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Nearly half of Wisconsin's adult population may be eligible for vaccine. What next?
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Nearly half of Wisconsin's adult population may be eligible for vaccine. What next?

UW Health COVID Vaccine 121420 06.jpg

Dr. Sheryl Henderson of UW Health receives her COVID-19 vaccine from athletic trainer Ashlee Smith in December. Reluctance to get the vaccine extends to the health care profession, though a UW Health official called it a "very small percentage."

Wisconsin officials next week will review a proposal to make a third of the state, and nearly half of Wisconsin’s adult population, eligible for COVID-19 vaccines.

Children remain ineligible because they were not included in clinical trials for vaccines from Pfizer and Moderna, the only ones currently on the U.S. market. Health officials have said children may be cleared for shots in the second half of 2021.

Along with front-line healthcare workers and nursing home residents and staff, the so-called 1a groups to be vaccinated first, the state has already announced that the next phase, 1b, will include non-medical police and fire personnel and 700,000 Wisconsinites over the age of 65.

A plan submitted to the state Thursday by the State Disaster Medical Advisory Committee adds teachers and daycare workers, public transit workers, utility workers, grocery store and other food chain employees, some adults receiving disability benefits and mink farmers. Department of Health Services officials say they will make a final decision over who to include in the next phase next week.

But the number of people eligible vastly exceeds the supply of vaccines, which are doled out by the federal government. And the numbers of doses allocated to states is disappointingly meager compared to initial projections.

In mid-February, the state plans to roll out a website that will let people know about community vaccination sites, similar to one available for COVID-19 testing sites. For those seeking vaccinations from their health provider, officials say checking provider websites for information is probably the best strategy for the time being as some providers are already dealing with an avalanche of calls.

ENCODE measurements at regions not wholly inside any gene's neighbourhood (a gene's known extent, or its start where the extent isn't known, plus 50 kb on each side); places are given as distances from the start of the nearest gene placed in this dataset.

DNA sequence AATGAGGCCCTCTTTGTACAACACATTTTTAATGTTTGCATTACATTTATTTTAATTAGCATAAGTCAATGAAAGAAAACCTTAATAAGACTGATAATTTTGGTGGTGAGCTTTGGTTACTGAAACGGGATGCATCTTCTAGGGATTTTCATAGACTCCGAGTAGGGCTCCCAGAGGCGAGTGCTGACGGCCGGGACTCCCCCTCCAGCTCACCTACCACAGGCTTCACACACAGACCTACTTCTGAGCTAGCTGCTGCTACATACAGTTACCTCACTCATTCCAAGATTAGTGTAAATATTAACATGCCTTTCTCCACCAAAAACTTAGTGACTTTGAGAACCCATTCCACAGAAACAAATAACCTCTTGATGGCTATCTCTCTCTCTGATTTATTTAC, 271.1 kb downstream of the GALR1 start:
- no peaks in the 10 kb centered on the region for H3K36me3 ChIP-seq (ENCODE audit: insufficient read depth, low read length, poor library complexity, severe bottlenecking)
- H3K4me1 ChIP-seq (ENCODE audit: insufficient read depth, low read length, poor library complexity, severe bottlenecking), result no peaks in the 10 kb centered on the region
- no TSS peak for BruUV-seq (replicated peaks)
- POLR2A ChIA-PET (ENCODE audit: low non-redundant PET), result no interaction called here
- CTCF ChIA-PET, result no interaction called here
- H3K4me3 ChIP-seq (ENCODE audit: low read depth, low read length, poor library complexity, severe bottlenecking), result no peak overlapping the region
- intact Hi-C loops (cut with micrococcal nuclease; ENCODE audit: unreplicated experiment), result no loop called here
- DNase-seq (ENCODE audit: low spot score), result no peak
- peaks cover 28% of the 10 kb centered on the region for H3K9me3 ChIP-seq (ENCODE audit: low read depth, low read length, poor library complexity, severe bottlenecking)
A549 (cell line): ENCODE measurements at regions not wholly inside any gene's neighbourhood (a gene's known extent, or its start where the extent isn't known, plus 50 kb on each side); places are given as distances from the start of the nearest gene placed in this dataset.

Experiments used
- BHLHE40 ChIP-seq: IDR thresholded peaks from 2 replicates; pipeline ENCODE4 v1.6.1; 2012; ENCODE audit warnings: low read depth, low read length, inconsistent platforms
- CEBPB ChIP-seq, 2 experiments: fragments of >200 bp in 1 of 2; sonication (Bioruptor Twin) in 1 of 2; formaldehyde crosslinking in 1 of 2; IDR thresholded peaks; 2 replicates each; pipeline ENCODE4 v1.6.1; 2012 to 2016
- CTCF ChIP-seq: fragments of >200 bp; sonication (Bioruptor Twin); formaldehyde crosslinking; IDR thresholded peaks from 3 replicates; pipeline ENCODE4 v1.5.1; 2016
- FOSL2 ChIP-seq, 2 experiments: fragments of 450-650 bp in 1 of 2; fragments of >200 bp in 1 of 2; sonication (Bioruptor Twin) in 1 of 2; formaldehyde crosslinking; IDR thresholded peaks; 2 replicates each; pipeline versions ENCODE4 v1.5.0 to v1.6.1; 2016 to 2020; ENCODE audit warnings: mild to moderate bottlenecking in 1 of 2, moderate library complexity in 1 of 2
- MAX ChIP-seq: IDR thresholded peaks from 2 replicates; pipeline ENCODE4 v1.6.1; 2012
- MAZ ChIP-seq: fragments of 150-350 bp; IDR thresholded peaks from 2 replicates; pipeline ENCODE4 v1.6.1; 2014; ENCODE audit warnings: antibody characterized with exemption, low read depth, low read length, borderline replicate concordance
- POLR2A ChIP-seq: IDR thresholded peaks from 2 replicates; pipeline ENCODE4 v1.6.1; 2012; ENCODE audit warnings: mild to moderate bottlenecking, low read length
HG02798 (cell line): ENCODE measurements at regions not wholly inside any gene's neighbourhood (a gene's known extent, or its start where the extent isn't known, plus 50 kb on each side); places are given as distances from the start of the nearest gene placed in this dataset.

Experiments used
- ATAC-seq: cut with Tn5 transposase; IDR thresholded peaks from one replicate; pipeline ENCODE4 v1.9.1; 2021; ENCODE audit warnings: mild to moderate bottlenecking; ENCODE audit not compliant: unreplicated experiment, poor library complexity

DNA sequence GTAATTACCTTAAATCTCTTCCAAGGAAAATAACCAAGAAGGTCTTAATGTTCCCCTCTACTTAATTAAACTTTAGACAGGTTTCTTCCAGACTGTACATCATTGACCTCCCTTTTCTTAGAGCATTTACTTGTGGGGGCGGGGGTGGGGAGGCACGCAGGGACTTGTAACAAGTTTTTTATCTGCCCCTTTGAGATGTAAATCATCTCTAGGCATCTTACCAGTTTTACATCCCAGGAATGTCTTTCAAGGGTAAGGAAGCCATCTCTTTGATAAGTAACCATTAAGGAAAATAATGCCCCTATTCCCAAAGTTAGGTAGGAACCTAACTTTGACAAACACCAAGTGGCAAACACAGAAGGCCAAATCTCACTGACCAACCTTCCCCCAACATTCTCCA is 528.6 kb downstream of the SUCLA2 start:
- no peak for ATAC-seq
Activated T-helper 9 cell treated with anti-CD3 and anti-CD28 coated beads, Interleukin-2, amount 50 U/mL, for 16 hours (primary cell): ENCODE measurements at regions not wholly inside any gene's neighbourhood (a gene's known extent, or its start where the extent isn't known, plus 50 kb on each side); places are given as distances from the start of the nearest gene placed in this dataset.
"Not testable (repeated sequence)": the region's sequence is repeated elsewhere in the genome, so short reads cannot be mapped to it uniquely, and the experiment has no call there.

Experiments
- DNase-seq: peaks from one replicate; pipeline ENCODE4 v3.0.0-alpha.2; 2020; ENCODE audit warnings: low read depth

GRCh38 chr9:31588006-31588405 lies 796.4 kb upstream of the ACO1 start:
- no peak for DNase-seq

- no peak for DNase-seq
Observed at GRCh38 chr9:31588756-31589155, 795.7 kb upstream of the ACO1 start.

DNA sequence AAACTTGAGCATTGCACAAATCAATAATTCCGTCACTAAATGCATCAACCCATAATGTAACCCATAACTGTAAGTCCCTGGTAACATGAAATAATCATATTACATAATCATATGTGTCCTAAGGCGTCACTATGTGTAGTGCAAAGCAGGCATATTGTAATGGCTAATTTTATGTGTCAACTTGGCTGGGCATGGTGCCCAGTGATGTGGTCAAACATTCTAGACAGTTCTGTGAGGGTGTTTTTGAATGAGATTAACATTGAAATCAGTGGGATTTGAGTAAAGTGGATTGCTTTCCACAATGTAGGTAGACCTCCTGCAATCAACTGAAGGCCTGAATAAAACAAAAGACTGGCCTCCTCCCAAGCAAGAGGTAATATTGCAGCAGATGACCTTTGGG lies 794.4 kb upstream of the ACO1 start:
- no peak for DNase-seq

In coming weeks, the state expects only about 70,000 doses a week. So even if all 1.6 million people are made eligible, when they will receive their shots, and what they have to do to get them, is still an open question.

Here’s a rundown of what some eligible groups can expect:

People over 65

The approximately 700,000 Wisconsin residents over 65, who can start requesting shots on Monday, constitute the single largest segment of the eligible population. But they also include a larger proportion of people who lack access to computers or are ill-equipped to navigate vaccinators’ websites for information about how to get vaccinated. So many will have to call their providers for information.

Even if all the 70,000 weekly doses allocated to the state went to the state’s elderly population, it would take 10 weeks for each of them could receive a first shot, and then the clock is ticking for the final shot of the two-shot series — three weeks for the Pfizer vaccine and four weeks for the vaccine from Moderna.

Health officials say that those calling their doctor’s office expecting immediate vaccinations are likely to be disappointed.

“We encourage them to wait a week or two and call again," said Julie Willems Van Dijk, deputy secretary for the state Department of Health Services. “I think they may very well get a different response as our vaccinators get ready to fully vaccinate this group.”